Wipro, Infosys, TCS: What their earnings mean for the IT sector

Shares of Wipro tumbled almost 7 percent on Wednesday after the company missed street expectations with over 8 percent fall in net profit for the first quarter ended June and forecast that IT services sales would grow less than 1 percent in July-September.

At 1:37 pm, the stock was trading at Rs 533, off lows but still down 3 percent. The Sensex was up 0.3 percent and IT index down 0.09 percent.

Reuters

Reuters

On Tuesday, the company recorded an 8.3 percent on-quarter fall in net profit to Rs 2,052 crore. Its revenue declined 0.3 percent on quarter to Rs 13,698 crore.

Reliance Securities, meanwhile, notes that this is the 16th successive quarter of single digit on-year dollar revenue growth onsite and the 20th successive quarter offshore, implying a structural issue. There is nothing cheer about the results, it says.

Considering this is the third major earnings from the Indian IT space, here are three takeaways for the sector:


All-round weakness in IT sector: Wipro is the third largest IT services company in India. The company's results on Wednesday come after its larger two rivals published earnings last week, which too negatively surprised the markets. And so as Religare analysts Rumit Dugar and Saumya Shrivastava say in their post-earnings note: "The weakness in the sector is now clearly visible with another large-cap putting up a poor show."

This has major repercussions for job creation in the sector. The reason for the weakness is that the transformation the sector is undergoing in order to adjust to the new technological advances. Bloomberg columnist Andy Mukherjee noted after the Infosys and TCS results: Profitability is now capped by robots, or, to be more specific, a combination of artificial intelligence, digital technologies, blockchain and other innovations that are challenging the traditional strategy of throwing people at complex software problems and charging clients for their time.

Margins are a big problem: Wipro's operating margin came in at 23.88 percent, lowest in 18 quarters. Brokerage Emkay Global notes that the company's IT services EBIT margin has fallen about 290 basis points in the last four quarters. This quarter the number stands at 17.8 percent, down 190 bps on quarter.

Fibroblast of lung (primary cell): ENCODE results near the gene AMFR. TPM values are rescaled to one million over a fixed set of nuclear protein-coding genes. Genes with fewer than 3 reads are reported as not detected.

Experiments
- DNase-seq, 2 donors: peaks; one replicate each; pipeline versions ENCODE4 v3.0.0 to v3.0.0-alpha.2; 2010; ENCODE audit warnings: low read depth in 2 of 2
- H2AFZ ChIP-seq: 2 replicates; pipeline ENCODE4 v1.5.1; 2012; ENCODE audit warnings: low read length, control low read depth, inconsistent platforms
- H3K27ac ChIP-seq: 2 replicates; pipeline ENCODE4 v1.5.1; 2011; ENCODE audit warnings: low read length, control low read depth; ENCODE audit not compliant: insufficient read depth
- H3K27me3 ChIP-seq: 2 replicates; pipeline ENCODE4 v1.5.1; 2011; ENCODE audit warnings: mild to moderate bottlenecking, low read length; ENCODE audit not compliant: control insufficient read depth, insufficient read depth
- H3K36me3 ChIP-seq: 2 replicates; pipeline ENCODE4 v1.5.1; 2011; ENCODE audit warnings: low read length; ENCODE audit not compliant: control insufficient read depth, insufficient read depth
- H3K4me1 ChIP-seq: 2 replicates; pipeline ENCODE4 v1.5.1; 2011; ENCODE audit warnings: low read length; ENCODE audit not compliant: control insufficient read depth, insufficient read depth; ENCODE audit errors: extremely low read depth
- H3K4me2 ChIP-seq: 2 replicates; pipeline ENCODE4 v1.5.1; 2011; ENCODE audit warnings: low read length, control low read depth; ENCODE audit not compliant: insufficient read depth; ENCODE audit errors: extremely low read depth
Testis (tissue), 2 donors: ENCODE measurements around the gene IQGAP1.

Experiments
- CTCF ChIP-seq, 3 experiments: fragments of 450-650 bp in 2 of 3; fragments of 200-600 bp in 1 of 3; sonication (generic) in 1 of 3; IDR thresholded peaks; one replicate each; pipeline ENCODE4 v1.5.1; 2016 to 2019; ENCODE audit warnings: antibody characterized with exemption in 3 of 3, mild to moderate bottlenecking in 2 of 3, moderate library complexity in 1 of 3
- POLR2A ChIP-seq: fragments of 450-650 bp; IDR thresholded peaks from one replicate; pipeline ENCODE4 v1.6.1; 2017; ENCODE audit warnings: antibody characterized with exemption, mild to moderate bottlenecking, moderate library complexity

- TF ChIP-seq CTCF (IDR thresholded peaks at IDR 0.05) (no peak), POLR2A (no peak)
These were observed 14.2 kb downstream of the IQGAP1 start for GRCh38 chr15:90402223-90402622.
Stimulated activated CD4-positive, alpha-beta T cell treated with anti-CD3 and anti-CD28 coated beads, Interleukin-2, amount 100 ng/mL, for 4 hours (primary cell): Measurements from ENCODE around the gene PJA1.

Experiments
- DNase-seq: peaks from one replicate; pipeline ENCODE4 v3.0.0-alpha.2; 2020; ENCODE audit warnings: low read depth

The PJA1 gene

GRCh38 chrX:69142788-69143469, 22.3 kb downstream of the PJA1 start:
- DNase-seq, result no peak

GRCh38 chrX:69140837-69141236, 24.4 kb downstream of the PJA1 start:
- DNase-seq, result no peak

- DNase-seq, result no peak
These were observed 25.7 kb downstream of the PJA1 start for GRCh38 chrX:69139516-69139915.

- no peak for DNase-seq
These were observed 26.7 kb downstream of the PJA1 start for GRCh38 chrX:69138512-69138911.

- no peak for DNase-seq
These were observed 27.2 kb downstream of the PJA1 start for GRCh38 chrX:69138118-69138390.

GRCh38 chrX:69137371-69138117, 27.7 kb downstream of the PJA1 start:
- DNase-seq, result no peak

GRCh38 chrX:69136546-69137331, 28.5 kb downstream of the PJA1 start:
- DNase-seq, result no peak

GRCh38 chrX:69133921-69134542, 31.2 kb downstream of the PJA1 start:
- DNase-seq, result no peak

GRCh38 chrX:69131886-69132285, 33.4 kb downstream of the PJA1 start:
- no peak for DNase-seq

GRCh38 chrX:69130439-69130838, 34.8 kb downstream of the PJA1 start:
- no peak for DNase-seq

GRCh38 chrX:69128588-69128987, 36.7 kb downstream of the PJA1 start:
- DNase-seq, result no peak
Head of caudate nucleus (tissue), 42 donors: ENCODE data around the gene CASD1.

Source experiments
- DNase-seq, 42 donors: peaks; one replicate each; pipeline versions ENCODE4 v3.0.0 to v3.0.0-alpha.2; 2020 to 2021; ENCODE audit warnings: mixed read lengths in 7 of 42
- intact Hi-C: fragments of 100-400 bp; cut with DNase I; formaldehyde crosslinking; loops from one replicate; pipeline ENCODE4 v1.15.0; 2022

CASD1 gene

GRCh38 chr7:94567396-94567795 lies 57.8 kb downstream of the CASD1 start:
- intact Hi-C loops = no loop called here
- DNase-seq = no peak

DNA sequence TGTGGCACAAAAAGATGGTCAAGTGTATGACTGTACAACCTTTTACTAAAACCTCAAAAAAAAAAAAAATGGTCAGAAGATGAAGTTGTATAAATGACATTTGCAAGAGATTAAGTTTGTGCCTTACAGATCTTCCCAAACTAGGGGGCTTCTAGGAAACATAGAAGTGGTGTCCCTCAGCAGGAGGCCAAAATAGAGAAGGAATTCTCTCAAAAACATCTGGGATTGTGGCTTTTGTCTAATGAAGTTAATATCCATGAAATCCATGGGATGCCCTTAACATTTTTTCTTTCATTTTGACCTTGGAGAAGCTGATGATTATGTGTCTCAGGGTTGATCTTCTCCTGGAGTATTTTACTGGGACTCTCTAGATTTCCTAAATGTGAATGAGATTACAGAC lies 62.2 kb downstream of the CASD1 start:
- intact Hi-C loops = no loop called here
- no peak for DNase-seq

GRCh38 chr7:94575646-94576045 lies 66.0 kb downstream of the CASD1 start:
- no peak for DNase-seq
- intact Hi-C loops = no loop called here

The reasons for the decline are wage hikes, full-quarter consolidation of acquisitions, changes in reporting related to amortization of acquisitions, slight headwinds in the India and Middle East business and certain investments in client relationships, says Emkay.


For Infosys and TCS too margins have been a problem. Mukherjeee in his column notes that "the new normal for operating margins for both Infosys and TCS may be around 25%, and not the (earlier) 29% to 31%".

A quick turnaround unlikely: Nobody sees a quick turnaround. "While (Wipro) management expects growth and margins to pick up in H2FY17, we do not anticipate much change in the situation," say Dugar and Shrivastava of Religare. Manik Taneja and Ruchi Burde of Emkay also do not expect any major shift.

"Management’s initiatives to transform Wipro across several dimensions will continue to involve significant investments across dimensions and might keep overall FY17 performance muted," they said in the note. They see single-digit growth for the company this year.

Brexit is on ‘top of the mind’ for Wipro. "In the medium term, Brexit could delay some discretionary spend and create some slowdown in the European Financial Services sector," Abidali Z Neemuchwala has said. According to him, the biggest impact is going to be on currency. No IT company is immune to currency volatility.

Karan Taurani of Daulat Capital had told CNBC-TV18 after the Infosys earnings that impact of Brexit will more on the company than others. "In terms of going ahead in quarter two, we expect some kind of recovery in growth but the Brexit impact will be major for Infosys because they have had about 4 percent growth in the last four quarters on an average from the European markets. European markets have outperformed the US market for Infosys, so going ahead you might see some kind of negative impact because of Brexit on Infosys specifically," he told he TV channel.

In short, the three IT earnings reveal continuing pain for the sector for some more time.

Data inputs from Kishor Kadam


Published Date: Jul 20, 2016 02:08 pm | Updated Date: Jul 20, 2016 02:08 pm



Also See